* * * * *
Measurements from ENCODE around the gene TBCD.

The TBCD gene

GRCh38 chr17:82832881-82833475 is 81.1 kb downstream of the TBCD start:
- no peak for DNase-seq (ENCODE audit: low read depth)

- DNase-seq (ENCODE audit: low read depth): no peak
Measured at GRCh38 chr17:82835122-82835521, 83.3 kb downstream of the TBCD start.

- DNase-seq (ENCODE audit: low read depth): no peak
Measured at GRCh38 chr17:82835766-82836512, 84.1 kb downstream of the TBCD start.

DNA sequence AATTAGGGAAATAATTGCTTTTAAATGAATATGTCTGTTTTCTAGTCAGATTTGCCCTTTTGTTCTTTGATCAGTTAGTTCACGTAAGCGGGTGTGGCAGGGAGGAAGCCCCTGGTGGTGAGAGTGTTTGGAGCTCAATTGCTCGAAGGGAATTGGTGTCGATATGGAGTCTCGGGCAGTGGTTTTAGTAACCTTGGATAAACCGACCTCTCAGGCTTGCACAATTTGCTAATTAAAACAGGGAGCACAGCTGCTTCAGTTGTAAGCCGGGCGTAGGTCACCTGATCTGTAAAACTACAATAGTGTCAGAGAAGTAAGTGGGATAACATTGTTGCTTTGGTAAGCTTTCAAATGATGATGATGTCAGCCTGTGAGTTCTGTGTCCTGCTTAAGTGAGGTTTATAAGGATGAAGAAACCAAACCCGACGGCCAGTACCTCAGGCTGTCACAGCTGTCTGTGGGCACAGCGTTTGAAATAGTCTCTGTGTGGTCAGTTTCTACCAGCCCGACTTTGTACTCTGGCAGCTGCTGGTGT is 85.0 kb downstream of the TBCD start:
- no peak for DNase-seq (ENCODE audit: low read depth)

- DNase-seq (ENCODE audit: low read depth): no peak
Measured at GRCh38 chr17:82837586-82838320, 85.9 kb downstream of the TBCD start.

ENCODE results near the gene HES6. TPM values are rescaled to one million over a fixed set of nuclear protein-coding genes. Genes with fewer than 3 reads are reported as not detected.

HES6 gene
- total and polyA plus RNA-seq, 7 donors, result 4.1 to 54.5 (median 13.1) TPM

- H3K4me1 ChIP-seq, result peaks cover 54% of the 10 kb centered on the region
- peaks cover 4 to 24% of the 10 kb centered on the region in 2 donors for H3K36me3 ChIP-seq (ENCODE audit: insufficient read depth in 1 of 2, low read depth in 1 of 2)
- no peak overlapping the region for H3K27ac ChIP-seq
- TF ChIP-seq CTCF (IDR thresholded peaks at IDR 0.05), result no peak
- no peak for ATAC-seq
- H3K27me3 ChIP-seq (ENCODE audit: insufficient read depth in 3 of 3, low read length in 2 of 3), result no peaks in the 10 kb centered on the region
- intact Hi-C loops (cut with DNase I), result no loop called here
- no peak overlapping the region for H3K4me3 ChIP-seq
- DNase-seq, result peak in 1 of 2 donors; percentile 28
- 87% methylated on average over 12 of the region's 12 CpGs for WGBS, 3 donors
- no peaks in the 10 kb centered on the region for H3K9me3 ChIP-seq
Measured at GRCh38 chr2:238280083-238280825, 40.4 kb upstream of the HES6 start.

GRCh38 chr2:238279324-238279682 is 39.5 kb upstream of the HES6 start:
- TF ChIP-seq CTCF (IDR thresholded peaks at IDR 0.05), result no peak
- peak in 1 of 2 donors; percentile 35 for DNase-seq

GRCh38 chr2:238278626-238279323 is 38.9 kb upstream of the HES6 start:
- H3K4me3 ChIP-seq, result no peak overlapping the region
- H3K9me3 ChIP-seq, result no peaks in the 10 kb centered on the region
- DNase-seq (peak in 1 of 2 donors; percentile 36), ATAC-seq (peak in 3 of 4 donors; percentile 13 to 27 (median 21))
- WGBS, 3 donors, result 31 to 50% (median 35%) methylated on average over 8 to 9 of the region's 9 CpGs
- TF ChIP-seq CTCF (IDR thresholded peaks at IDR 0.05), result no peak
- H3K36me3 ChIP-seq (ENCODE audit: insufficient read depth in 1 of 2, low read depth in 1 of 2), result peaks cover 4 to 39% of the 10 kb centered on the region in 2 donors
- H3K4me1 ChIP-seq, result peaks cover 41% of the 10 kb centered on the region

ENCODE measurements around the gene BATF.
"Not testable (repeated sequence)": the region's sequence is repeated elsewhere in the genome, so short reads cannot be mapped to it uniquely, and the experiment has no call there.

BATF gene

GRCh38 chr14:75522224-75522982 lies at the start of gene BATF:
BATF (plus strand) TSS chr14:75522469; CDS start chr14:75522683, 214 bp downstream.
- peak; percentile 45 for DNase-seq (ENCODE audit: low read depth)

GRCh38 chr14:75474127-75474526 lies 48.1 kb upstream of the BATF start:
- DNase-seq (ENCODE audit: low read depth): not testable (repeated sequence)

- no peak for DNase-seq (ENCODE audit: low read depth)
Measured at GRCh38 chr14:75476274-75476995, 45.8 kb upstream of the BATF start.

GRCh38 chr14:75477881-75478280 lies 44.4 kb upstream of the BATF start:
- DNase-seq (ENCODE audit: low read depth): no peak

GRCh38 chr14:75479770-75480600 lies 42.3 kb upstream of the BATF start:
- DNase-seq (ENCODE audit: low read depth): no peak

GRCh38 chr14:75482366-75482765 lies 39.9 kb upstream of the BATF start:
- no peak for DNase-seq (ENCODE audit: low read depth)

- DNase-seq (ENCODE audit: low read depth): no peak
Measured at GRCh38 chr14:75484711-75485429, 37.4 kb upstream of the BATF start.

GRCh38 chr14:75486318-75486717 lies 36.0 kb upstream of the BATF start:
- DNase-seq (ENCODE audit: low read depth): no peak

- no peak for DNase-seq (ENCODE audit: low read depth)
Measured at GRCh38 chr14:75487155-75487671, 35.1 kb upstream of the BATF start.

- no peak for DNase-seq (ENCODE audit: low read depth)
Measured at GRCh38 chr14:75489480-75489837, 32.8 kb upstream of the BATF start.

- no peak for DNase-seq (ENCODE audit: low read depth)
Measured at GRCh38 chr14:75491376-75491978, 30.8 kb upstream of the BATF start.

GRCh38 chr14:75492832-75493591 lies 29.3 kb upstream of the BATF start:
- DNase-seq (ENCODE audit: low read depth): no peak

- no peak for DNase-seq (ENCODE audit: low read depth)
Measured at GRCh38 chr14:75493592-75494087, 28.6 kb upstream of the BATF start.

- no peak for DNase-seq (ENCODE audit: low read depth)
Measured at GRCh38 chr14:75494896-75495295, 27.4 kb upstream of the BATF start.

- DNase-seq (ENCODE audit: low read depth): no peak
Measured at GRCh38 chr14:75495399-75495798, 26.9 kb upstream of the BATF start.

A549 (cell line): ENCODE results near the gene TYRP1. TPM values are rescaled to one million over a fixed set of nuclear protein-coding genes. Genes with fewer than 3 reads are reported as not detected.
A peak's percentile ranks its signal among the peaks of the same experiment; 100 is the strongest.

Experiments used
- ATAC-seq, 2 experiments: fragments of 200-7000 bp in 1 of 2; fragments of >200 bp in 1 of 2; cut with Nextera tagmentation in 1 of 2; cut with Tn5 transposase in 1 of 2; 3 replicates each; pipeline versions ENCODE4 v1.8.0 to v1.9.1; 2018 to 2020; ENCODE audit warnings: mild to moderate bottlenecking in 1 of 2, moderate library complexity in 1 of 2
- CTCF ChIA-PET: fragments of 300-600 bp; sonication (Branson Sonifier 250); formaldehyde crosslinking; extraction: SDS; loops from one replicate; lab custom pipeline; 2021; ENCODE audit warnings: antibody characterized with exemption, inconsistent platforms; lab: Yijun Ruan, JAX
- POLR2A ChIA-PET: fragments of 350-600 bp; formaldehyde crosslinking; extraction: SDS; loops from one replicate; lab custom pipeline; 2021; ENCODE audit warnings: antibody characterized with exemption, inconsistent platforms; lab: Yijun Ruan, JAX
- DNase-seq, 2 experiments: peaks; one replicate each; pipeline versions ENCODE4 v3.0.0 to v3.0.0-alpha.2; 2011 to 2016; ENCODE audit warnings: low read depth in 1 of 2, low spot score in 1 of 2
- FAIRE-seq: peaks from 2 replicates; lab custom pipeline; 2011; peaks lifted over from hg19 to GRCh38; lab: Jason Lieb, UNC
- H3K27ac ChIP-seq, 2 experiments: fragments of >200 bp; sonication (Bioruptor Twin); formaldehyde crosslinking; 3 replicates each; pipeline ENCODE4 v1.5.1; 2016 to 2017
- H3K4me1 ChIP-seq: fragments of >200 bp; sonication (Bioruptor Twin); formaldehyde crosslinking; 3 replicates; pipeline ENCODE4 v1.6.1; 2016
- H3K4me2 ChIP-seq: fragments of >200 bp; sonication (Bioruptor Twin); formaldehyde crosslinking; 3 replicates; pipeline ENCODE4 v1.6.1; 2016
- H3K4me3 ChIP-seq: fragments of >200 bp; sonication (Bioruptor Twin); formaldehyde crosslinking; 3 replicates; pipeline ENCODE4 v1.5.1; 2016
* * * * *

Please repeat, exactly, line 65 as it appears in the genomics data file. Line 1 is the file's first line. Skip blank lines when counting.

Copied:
GRCh38 chr14:75492832-75493591 lies 29.3 kb upstream of the BATF start: